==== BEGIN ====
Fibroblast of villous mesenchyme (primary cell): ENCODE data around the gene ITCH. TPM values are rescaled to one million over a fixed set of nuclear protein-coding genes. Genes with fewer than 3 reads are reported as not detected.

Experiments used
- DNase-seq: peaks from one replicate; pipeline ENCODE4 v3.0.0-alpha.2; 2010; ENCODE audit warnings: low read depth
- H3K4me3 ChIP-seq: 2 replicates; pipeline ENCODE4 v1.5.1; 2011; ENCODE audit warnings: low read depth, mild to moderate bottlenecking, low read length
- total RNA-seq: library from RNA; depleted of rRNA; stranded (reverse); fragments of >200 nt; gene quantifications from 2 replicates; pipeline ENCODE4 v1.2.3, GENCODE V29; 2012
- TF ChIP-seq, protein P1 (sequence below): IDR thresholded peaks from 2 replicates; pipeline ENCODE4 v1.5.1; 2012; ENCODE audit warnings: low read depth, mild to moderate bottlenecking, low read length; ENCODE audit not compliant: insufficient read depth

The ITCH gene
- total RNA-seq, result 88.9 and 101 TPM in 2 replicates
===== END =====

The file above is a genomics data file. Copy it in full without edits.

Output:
Fibroblast of villous mesenchyme (primary cell): ENCODE data around the gene ITCH. TPM values are rescaled to one million over a fixed set of nuclear protein-coding genes. Genes with fewer than 3 reads are reported as not detected.

Experiments used
- DNase-seq: peaks from one replicate; pipeline ENCODE4 v3.0.0-alpha.2; 2010; ENCODE audit warnings: low read depth
- H3K4me3 ChIP-seq: 2 replicates; pipeline ENCODE4 v1.5.1; 2011; ENCODE audit warnings: low read depth, mild to moderate bottlenecking, low read length
- total RNA-seq: library from RNA; depleted of rRNA; stranded (reverse); fragments of >200 nt; gene quantifications from 2 replicates; pipeline ENCODE4 v1.2.3, GENCODE V29; 2012
- TF ChIP-seq, protein P1 (sequence below): IDR thresholded peaks from 2 replicates; pipeline ENCODE4 v1.5.1; 2012; ENCODE audit warnings: low read depth, mild to moderate bottlenecking, low read length; ENCODE audit not compliant: insufficient read depth

The ITCH gene
- total RNA-seq, result 88.9 and 101 TPM in 2 replicates